It is within this brief moment, the few seconds of collapse, the last breath of the star’s life, that every element beyond Iron and Nickel are created. The force of collapse is so great, the heat and pressure from this instant alone are significant enough to fuse most of the elements past Iron, and everything else that we have around us today. The core then rebounds, sending a massive shockwave outward. This is what we know as a supernova explosion. 

I said in my first post that at least two stars had to live and die before our Sun came into existence. In reality it could be at least one because one supernova explosion was needed to create all the elements we have now beyond Iron before the creation of our Sun could happen. But in the early universe, hydrogen was the prominent matter source everywhere. More than likely, a supermassive star–which typically live on the order of a few million years to a couple billion years, and keeping in mind the age of the universe at approximately 14 billion years, it makes sense that at least one supermassive star lived and died, providing a portion of the material for planets and life, while another star much like our Sun (which tend to live longer) lived and died before it but after the first. (This also supports the idea of nebulae in star formation. Stars are born by sweeping up enough material, then die spewing matter in all directions to be used in the life of another star.)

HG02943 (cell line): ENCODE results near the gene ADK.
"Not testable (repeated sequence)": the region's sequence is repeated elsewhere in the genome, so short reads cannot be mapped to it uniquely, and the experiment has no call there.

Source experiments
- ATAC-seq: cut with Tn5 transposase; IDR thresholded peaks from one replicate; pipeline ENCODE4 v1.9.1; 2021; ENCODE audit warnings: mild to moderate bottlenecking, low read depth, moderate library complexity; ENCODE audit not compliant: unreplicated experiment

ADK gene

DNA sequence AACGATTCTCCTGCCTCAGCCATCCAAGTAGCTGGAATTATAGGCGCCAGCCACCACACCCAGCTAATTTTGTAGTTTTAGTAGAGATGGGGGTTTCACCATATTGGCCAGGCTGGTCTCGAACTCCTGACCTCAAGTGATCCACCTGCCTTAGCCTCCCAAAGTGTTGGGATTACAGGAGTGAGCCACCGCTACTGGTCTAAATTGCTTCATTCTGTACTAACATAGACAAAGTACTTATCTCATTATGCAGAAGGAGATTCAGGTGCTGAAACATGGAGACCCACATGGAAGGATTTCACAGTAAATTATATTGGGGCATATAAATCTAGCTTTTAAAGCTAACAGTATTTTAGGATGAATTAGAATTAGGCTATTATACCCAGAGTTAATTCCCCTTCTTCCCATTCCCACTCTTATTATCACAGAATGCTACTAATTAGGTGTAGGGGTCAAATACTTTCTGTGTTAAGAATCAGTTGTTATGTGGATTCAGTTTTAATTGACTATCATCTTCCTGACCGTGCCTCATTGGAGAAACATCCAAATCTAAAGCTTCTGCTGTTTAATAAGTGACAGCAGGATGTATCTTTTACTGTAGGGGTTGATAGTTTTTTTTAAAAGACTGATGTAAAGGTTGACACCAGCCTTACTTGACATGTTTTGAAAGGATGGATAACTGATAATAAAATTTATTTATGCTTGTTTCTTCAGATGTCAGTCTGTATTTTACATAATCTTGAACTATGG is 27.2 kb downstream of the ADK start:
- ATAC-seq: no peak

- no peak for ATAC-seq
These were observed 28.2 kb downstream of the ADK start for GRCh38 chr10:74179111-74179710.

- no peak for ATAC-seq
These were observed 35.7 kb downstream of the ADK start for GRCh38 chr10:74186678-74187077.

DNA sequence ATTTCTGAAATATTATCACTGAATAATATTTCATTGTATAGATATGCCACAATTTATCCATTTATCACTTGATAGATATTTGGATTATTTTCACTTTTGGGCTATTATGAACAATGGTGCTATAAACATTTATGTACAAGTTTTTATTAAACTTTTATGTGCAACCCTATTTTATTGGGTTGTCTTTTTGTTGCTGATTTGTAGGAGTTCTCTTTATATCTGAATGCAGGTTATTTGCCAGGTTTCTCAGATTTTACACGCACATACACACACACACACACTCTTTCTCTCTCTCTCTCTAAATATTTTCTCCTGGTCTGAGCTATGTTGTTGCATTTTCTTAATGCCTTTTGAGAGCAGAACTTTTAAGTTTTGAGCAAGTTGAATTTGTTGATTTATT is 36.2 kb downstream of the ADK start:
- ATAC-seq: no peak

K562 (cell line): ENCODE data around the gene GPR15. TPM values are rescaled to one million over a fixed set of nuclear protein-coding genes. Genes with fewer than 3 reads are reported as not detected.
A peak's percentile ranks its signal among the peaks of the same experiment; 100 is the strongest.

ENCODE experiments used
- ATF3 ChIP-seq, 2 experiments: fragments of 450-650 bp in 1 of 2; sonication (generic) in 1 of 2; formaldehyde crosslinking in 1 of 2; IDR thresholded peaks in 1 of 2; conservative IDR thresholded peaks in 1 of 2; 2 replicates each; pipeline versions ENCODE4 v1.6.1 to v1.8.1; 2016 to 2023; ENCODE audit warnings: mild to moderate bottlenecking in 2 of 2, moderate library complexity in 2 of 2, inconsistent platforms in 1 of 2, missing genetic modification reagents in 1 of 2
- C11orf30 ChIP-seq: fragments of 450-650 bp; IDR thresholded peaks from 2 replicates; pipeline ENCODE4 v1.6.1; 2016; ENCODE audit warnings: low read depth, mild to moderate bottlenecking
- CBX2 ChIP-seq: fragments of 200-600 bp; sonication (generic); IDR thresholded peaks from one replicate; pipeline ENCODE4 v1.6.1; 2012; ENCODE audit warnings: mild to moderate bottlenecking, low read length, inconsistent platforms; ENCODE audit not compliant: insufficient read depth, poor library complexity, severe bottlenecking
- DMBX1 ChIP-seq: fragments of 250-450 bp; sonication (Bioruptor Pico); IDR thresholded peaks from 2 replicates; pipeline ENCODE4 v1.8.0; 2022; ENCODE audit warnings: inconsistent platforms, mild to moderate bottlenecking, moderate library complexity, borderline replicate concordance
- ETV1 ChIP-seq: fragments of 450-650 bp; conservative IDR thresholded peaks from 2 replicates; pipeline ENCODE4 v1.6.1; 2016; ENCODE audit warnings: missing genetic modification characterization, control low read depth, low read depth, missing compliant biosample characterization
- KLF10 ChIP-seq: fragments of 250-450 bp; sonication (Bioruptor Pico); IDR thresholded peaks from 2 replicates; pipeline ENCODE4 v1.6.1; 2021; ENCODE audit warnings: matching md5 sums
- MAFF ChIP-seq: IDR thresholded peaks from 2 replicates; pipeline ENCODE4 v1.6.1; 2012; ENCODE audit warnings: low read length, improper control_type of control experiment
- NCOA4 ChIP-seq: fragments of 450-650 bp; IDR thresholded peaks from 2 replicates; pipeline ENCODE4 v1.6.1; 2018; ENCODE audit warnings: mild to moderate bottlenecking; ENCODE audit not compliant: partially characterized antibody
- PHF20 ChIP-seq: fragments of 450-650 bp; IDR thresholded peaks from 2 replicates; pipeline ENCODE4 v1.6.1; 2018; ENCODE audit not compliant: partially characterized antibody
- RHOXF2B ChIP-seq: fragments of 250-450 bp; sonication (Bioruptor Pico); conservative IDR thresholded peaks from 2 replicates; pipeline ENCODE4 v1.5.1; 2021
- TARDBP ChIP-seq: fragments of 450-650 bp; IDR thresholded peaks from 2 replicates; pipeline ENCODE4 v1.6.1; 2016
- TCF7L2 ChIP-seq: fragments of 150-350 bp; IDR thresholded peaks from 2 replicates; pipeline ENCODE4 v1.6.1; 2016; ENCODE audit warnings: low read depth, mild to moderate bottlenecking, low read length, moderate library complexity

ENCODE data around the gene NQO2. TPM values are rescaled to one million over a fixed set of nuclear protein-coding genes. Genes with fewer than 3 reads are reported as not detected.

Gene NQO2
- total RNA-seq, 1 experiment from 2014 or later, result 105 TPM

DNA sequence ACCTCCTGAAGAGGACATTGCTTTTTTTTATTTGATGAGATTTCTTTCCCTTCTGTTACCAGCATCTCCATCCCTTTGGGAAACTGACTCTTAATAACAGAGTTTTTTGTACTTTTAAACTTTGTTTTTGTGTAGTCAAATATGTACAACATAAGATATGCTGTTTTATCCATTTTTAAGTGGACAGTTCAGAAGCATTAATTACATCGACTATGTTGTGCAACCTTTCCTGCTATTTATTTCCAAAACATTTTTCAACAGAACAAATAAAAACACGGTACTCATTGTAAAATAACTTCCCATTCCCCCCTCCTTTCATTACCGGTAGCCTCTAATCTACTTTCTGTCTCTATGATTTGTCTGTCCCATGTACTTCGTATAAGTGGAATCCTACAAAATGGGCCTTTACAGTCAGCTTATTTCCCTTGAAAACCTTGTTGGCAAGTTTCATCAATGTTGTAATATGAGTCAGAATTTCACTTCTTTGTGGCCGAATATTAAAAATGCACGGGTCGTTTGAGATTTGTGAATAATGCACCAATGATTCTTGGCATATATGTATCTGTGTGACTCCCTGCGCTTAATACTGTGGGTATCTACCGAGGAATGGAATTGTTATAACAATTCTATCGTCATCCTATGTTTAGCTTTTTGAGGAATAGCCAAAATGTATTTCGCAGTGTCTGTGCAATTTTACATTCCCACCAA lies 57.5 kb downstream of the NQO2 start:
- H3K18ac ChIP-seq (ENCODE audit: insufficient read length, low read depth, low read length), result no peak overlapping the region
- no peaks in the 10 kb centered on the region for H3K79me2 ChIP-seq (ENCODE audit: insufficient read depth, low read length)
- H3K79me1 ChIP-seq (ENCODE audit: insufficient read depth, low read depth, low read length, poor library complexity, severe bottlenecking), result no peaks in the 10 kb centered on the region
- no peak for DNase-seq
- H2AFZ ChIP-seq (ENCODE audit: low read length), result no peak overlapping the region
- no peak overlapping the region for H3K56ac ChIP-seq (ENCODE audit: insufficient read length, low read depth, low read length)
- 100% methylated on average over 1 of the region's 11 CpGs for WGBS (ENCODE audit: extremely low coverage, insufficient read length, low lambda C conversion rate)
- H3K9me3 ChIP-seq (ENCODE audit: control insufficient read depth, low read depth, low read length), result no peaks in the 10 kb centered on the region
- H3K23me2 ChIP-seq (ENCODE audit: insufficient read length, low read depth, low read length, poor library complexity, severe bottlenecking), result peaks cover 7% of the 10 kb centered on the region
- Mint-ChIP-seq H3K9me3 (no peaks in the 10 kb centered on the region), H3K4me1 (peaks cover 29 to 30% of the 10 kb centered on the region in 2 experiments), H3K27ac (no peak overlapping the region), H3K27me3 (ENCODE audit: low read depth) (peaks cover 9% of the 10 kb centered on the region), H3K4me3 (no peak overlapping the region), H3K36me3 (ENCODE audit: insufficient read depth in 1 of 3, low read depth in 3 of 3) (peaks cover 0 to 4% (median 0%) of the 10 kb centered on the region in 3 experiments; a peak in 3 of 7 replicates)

Our Sun is a typical main sequence star, meaning it is neither too massive to die as a supernova and neither too small to fall in the red M region and fizzle out as a brown dwarf (at least not immediately). Our Sun most likely will swell as usual, but not attain enough energy and pressure to begin fusing Iron* and explode violently in a supernova explosion. Most models predict it will recede from a maximum diameter of about the distance we are from the Sun**, and live for billions and billions of more years as a white dwarf until eventually most of the heat will have escaped and it will be a lowly brown dwarf at last.